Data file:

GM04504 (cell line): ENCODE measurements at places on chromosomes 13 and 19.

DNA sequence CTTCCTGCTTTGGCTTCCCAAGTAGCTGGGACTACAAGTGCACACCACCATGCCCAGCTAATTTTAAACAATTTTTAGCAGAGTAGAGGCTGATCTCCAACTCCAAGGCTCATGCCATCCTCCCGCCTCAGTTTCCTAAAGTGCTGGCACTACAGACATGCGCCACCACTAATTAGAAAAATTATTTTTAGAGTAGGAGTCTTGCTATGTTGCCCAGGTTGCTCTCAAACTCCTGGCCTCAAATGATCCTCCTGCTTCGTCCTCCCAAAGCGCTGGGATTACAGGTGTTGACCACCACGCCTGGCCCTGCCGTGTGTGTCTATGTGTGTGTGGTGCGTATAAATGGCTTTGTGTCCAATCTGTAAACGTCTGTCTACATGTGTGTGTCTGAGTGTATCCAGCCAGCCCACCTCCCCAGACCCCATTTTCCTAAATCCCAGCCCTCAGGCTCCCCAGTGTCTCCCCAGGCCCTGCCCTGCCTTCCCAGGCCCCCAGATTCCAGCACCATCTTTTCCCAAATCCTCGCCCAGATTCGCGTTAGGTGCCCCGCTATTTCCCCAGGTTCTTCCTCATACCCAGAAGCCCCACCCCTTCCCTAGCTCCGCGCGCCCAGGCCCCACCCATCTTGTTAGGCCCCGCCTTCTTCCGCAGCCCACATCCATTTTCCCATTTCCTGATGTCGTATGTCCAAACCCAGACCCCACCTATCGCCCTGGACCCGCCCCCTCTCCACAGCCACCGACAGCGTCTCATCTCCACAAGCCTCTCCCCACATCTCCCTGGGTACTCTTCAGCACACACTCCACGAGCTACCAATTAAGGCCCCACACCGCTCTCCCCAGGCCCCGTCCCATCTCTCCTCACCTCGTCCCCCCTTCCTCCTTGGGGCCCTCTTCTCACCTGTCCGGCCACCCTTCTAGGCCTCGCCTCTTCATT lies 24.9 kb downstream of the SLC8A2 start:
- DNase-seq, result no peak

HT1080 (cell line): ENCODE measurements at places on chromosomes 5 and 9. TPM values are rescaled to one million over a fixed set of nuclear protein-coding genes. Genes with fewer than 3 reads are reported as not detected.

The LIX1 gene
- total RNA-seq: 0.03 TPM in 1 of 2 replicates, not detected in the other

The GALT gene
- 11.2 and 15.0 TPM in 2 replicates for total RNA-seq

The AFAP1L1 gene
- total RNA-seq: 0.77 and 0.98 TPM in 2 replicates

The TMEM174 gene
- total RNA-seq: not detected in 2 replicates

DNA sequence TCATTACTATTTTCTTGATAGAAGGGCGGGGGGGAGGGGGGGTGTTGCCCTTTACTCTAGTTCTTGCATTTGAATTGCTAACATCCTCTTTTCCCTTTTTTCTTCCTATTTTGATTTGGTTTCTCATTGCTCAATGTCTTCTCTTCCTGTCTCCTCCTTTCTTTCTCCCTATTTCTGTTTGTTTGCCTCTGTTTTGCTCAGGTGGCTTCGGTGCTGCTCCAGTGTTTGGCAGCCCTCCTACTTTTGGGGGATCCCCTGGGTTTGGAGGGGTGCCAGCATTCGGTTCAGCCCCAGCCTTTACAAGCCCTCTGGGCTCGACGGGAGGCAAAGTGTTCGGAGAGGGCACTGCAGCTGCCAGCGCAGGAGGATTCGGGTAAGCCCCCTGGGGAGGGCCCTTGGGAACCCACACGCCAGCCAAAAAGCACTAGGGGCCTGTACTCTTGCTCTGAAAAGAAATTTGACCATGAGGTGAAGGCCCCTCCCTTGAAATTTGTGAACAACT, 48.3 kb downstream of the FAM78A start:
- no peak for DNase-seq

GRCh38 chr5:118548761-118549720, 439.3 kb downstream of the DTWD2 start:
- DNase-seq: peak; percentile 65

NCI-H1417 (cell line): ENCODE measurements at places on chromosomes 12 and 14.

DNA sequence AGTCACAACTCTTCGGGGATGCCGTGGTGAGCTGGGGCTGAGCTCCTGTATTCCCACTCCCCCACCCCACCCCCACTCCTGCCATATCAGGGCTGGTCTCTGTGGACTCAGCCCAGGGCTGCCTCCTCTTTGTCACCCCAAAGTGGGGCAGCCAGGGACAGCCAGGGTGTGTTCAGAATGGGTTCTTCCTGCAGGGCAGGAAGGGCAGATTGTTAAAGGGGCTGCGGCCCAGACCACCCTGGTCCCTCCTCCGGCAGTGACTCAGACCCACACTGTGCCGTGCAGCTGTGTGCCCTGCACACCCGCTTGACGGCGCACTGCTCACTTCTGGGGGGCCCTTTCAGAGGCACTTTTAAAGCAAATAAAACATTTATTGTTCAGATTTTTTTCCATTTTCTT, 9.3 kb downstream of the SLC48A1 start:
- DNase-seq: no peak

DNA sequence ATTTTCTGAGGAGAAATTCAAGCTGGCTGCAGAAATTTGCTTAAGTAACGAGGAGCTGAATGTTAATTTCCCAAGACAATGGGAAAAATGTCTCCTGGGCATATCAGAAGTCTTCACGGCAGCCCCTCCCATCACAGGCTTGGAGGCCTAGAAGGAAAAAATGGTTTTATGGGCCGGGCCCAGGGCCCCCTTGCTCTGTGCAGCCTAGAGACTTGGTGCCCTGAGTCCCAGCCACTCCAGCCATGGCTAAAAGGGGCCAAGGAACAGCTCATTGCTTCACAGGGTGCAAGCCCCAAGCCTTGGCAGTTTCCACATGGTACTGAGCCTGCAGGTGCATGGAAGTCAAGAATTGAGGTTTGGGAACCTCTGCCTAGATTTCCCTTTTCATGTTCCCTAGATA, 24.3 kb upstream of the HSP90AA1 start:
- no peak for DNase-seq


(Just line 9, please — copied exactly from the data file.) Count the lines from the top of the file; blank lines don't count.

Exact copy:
The AFAP1L1 gene